I had the opportunity, recently, to walk along the Clerkenwell Road again, and explore the area we used to live and play when I was a kid. Then it was called “Little Italy”. It seemed grey and dirty compared with the bright colours of my memories. I turned right into Eyre Street and it all came flooding back to me. The pub was still there and the little café, now closed, where Barba Toni was king. Across the road, the house where Mum, Dad, Nonna and we three kids used to shared 2 rooms is gone, but I could still see it in my mind’s eye and remember waking early, every morning to Barba Toni’s singing. I’d go to the window and there he was.
At half past 5 every morning Barba Toni was to be found with his broom outside his pride and joy the Sun Café. To us kids, he was always ‘Barba’, it means ‘Uncle’ in Piedmont; to his customers he was always Toni. Some of them had been taking their breakfast at his cosy little café for twenty years and had watched him grow from a skinny young man to the rotund, rosy-faced man we knew as kids. Barba wore a large black moustache and his thick black hair was well-oiled and combed back, curling over his collar. He wore a black waistcoat and trousers in all weathers.
Everyone knew Barba around London’s ‘Little Italy’. His singing and whistling could be heard all over. It spent a lot of time on his doorstep talking to friends in the street. The smell of freshly ground coffee drew people to his place like a magic spell. First thing in the morning he was out greeting the postman and the milkman with an enlivening espresso and, in the cold winters, a small grappa. They’d stay to chat and didn’t want to leave his warm hospitality.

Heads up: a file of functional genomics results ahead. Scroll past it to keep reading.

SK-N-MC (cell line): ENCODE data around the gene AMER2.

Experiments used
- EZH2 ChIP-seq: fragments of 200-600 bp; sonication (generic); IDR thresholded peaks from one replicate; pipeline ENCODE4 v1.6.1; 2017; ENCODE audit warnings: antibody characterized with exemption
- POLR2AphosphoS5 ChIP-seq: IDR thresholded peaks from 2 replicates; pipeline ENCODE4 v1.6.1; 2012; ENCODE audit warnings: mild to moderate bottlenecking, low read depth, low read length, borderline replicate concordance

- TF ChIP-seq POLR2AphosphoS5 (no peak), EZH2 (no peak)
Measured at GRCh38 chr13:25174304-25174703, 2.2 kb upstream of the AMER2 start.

Every so often he’d pop inside the café and check his beautiful shiny espresso coffee machine. He gave it a little polish with the pure white tea-towel that he always carried over his shoulder. He checked the level of the beans in the mill and inspected the cups and saucers.
As the morning progressed the street would get busier and the delivery vans would arrive to deliver to the local dairy and Newsagents. The greengrocer came back from Covent Garden with boxes full of fresh vegetables.
‘Hey! Toni! What’s that song you’re singing?” the newsagent called across the road.
‘Non piangere, Lui,’ he stopped momentarily, ‘please don’t cry’.
‘Can’t you whistle?’ always the same teasing response.
‘Dio Santo! I’ll whistle, when your coffee is ready! Puccini is too good for you! Testa di legno!’, he grumbled as he put his head through the Café door.
‘Maria, has that cretino across the road paid off his bill this week?”
When I went down to breakfast, I could hear my Dad, il cretino, laughing loudly in the shop, ‘that Toni, he’ll be the death of me!’
Fragments by Boz